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In 1811, workers in textile factories in Nottingham who were upset by wage reductions and the employment of unapprenticed workmen began to break into factories at night and smash recently introduced machinery. The dissidents were called Luddites after their leader Ned Ludd. The unrest gradually spread to Yorkshire, Lancashire, Leicestershire and Derbyshire. In Yorkshire in early 1812, groups of highly skilled cloth finishers called croppers attacked new shearing frames which they saw as threats to their jobs in Huddersfield, Halifax, Wakefield, and Leeds.
At midnight on 11 April 1812, about 100 croppers assembled at a monument called the Dumb Steeple near Brighouse in West Yorkshire before marching 2 miles over fields to attack Rawfolds Mill where new shearing frames had been installed. They failed to get entry into the mill, being repulsed by the armed mill owner and some guarding soldiers. Shots were fired and the Luddites withdrew taking two of their fatally wounded members with them.
The incumbent of St Peters church at Hartshead, about a mile from the mill, was the Rev. Patrick Bronte who later related the incident to his children. One of these children, Charlotte, wove the account into a successful novel called Shirley. Charlotte, writing under the pen name Currer Bell, used real places and people that she knew in the area about Rawfolds mill, but gave them different names in the story.
This outing will visit some of the places associated with Charlotte Bronte and her friends and the Luddite uprising. There will be stops at Dewsbury Minster, Oakwell Hall and the Red House Museum in Gomersal, and the Ravensknowle museum at Huddersfield, and some other relevant landmarks will be pointed out as we drive past.
Dewsbury Minster was where the Rev. Patrick Bronte began his curacy before moving to Hartshead. The Minster is an unusual and interesting place in its own right, having been founded by Paulinus in 627. Elizabethan Oakwell Hall (1583), presently set out as it would have been in the 1690s, was visited by Charlotte as a governess and restyled as Fieldhead, the home of the heroine in Shirley. Red House (1660) was home to Charlottes lifelong friend, Mary Taylor an exceptional woman. It features in Shirley as Briarmains, the home of a character called Rose Yorke. Ravensknowle museum has an interesting collection of exhibits including some associated with Luddites. It may also be possible visit the interesting church of St Peter, Birstall, where Charlotte and her friends worshipped.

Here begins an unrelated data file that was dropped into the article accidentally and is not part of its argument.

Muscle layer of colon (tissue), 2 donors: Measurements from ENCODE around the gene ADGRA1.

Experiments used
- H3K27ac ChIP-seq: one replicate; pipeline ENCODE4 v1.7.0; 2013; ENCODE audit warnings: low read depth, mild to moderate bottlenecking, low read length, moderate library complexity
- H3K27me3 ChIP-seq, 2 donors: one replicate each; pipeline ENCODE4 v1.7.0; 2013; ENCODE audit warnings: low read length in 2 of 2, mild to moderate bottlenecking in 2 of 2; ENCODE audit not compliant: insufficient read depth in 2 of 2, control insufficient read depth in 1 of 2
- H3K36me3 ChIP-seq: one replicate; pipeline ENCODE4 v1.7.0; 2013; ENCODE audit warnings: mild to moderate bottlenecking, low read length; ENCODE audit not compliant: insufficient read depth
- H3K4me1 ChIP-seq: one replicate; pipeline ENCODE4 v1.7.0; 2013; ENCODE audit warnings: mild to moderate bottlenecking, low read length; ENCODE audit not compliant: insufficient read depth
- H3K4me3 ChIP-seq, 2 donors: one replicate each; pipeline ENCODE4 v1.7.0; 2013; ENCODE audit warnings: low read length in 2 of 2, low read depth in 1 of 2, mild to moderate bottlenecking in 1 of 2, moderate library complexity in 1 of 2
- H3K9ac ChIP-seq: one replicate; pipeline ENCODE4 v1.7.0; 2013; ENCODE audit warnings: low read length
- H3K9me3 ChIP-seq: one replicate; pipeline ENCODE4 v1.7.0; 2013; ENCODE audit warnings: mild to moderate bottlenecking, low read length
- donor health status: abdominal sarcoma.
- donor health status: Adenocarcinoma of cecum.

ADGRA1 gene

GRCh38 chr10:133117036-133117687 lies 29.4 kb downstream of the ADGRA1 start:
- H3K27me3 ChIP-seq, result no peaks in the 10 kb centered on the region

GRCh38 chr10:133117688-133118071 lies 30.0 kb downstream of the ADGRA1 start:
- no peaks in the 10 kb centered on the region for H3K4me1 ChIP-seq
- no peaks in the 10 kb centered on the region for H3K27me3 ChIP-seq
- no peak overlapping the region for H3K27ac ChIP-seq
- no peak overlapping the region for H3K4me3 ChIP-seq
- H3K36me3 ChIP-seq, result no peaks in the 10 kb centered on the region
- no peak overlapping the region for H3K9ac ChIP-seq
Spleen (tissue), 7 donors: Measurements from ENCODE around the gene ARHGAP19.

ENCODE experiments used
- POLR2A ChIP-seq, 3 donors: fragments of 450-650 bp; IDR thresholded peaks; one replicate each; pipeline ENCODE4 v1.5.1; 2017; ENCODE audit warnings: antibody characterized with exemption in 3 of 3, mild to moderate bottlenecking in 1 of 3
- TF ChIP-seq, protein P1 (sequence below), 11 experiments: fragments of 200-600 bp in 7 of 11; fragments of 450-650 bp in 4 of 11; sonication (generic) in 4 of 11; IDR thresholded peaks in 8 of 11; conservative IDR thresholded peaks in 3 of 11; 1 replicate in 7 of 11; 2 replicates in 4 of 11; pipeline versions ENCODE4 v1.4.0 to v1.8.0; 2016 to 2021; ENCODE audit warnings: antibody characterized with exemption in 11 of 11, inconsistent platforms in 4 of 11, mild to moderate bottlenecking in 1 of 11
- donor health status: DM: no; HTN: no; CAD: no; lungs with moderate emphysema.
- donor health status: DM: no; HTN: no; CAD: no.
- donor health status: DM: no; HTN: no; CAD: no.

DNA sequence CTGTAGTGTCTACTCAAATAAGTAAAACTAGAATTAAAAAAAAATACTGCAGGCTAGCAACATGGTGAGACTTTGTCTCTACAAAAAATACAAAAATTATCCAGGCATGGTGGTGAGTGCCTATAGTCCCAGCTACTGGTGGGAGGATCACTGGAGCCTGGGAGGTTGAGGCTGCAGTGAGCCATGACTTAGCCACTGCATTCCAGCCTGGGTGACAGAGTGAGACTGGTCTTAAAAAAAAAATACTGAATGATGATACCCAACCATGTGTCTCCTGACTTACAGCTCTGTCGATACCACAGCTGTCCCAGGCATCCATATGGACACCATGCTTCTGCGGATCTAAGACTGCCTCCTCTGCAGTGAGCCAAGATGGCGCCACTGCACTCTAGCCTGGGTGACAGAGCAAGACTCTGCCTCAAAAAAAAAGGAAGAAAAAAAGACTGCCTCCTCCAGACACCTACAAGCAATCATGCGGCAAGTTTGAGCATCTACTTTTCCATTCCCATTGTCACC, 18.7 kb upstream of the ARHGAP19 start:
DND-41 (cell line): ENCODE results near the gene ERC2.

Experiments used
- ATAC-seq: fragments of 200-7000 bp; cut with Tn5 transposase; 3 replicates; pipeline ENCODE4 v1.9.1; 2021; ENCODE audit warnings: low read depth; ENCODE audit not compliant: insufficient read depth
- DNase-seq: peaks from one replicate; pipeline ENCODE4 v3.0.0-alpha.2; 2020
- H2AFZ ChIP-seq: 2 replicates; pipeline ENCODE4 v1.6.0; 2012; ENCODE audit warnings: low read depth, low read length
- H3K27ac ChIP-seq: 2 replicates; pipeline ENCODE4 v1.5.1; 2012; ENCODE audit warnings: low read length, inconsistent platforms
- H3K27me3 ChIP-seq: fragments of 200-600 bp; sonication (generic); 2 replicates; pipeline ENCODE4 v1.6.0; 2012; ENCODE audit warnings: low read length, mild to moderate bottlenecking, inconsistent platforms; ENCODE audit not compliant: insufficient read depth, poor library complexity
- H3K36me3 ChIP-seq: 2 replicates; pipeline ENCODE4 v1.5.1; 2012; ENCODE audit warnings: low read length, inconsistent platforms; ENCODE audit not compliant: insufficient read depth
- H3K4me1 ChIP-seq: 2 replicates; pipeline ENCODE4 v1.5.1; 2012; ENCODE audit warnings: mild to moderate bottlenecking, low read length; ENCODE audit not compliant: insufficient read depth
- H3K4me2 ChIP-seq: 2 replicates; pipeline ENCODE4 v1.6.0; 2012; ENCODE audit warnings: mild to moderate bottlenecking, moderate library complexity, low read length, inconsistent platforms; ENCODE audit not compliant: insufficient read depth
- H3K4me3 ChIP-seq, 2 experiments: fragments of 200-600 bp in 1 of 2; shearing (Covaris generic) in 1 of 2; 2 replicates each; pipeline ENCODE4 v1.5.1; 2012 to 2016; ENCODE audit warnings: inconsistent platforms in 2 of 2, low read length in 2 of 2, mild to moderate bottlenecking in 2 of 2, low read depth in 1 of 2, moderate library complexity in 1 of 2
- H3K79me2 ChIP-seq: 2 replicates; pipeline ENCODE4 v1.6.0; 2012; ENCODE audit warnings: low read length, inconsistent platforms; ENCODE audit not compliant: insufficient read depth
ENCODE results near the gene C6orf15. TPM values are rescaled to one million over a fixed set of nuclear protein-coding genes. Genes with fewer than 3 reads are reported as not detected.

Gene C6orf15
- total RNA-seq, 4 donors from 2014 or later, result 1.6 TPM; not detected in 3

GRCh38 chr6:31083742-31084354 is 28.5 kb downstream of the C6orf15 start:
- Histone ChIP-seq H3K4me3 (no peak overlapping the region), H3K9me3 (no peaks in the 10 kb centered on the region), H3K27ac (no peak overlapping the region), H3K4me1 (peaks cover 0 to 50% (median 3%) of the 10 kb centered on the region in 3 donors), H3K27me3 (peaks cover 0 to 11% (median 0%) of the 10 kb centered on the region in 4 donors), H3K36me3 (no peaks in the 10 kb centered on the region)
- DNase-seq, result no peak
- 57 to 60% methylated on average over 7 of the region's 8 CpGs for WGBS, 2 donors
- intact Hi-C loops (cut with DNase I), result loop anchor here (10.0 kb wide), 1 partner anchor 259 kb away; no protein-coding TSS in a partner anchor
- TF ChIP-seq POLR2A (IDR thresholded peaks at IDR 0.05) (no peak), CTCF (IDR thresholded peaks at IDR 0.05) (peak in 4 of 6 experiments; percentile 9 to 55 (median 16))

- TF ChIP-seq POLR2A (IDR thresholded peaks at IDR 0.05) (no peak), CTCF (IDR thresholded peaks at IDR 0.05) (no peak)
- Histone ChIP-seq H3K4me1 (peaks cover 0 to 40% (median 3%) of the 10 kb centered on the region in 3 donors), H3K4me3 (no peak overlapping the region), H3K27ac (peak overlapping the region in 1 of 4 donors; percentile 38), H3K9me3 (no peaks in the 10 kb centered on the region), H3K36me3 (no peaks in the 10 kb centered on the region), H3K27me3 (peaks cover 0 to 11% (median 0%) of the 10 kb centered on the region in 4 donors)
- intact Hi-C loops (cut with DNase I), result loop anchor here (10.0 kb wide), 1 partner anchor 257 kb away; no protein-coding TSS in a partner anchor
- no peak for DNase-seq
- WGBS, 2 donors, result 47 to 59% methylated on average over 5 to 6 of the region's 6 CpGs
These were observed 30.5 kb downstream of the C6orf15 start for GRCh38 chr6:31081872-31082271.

Transport, admission charges, gratuities, and a simple 2 course pub lunch are included in the cost. Menu choices from which to select a meal will be sent to those attending. If you wish to join this visit, please complete and return the form overleaf and enclose a cheque and S.A.E. or email address for reply. Cheques payable to YPS please.
Departure will be 8.30 a.m. from Memorial Gardens, Leeman Road, York. Return to York around 6.45 p.m.
Group Tours Organiser
The Yorkshire Philosophical Society accepts no responsibility for any loss or injury suffered while taking part in one of its visits. Participants are advised to consider appropriate insurance cover.
|STOP PRESS! Improved quotations received since preparing this prospectus mean that mid-morning refreshments are now included in the tour price.|
Luddites and Literature Tour
To :- Alan Owen, Yorkshire Philosophical Society, The LodgeMuseum Gardens, York Y01 7DR
Please reserve . places for me / us on this tour – (price £38/person)
I enclose a cheque (made out to Yorkshire Philosophical Society) for
Please enclose a S.A.E. or email address for reply